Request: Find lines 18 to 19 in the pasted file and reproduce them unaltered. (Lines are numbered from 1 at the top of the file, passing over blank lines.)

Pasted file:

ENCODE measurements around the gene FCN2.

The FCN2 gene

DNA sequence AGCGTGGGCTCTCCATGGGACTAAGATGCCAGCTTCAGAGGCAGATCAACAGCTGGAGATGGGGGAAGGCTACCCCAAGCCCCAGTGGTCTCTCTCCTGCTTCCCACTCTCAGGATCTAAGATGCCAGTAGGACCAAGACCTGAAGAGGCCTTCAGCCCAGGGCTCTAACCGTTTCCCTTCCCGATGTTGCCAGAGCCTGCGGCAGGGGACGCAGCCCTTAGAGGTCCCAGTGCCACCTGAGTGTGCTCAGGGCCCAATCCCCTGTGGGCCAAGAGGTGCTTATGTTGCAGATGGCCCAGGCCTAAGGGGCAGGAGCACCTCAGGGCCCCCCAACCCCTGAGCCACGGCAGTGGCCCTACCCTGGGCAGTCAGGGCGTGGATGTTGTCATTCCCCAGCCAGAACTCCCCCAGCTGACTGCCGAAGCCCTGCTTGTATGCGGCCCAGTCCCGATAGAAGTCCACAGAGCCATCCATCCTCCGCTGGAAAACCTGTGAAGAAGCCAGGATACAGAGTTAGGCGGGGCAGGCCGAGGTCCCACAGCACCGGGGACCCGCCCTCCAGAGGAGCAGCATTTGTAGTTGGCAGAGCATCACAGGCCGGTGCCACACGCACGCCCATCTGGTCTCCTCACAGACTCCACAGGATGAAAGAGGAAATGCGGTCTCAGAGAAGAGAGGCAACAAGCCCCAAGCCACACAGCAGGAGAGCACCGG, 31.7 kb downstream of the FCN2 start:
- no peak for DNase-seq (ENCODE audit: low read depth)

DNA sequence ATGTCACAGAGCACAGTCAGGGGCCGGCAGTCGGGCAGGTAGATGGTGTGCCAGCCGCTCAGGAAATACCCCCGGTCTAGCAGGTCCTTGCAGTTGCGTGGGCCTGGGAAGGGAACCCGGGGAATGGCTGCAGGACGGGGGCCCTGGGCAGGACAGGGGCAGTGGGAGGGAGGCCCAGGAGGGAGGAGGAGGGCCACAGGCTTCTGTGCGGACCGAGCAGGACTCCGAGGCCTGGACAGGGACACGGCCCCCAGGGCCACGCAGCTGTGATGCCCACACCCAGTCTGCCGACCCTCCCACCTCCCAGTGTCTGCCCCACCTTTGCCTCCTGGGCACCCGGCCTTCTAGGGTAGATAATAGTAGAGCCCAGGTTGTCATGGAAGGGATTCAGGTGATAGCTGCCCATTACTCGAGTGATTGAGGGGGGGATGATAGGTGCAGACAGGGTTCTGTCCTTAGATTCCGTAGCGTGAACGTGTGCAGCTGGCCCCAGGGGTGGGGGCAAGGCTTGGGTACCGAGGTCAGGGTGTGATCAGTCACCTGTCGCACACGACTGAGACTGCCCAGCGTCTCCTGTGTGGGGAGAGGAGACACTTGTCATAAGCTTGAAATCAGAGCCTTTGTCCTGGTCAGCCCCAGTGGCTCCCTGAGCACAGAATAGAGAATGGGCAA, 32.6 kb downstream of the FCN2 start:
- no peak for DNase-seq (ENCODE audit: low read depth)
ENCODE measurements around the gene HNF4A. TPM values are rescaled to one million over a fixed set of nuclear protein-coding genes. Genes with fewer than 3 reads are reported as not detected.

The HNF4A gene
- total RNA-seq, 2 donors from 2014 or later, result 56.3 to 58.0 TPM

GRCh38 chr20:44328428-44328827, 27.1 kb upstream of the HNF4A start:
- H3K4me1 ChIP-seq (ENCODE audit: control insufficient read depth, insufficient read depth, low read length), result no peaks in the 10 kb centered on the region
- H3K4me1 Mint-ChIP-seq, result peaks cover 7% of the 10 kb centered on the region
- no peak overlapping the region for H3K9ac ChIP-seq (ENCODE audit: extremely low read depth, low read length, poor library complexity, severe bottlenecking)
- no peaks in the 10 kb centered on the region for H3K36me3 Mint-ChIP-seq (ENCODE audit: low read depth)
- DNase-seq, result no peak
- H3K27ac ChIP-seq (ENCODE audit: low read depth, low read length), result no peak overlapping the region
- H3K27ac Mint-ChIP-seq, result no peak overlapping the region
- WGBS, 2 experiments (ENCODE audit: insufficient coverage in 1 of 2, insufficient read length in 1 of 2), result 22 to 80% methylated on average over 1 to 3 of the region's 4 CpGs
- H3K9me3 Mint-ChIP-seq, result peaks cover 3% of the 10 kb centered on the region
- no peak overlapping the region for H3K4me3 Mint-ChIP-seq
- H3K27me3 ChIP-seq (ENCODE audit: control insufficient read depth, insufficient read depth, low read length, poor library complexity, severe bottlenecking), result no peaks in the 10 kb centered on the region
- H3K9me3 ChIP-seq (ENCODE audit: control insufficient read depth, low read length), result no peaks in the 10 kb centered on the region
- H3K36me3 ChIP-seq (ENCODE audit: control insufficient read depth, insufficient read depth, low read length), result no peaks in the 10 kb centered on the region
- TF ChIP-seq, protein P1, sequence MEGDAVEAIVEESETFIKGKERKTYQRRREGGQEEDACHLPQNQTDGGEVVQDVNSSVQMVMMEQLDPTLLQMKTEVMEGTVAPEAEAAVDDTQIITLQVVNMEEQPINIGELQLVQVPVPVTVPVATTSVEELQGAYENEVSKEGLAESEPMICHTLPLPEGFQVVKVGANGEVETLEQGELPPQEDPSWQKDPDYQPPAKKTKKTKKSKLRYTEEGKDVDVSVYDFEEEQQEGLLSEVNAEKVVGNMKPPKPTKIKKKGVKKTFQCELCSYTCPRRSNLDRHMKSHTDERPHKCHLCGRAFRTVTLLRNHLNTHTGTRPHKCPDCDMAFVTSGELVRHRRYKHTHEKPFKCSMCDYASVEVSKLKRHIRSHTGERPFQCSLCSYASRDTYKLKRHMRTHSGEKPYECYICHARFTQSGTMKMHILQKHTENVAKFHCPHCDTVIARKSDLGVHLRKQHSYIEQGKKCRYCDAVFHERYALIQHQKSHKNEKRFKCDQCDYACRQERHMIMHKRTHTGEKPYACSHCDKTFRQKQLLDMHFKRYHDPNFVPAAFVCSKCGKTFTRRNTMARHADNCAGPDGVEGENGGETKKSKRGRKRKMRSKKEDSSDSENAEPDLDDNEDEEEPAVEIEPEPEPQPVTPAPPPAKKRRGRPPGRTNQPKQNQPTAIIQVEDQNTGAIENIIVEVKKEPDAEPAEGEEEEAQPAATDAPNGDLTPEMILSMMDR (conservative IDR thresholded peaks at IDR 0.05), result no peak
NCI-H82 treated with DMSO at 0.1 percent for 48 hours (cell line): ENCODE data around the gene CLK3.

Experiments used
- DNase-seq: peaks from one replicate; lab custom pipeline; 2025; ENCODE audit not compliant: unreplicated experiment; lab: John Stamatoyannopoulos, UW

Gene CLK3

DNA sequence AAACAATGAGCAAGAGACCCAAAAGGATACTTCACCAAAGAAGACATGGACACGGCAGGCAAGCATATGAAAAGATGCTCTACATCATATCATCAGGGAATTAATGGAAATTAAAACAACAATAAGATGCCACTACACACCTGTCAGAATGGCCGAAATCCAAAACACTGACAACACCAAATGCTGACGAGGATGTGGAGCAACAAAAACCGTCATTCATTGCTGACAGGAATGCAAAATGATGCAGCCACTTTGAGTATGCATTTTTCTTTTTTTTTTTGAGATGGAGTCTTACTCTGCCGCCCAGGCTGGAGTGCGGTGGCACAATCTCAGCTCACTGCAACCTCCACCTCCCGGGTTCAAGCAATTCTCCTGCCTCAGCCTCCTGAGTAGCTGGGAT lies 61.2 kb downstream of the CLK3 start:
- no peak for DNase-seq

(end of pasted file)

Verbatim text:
- WGBS, 2 experiments (ENCODE audit: insufficient coverage in 1 of 2, insufficient read length in 1 of 2), result 22 to 80% methylated on average over 1 to 3 of the region's 4 CpGs
- H3K9me3 Mint-ChIP-seq, result peaks cover 3% of the 10 kb centered on the region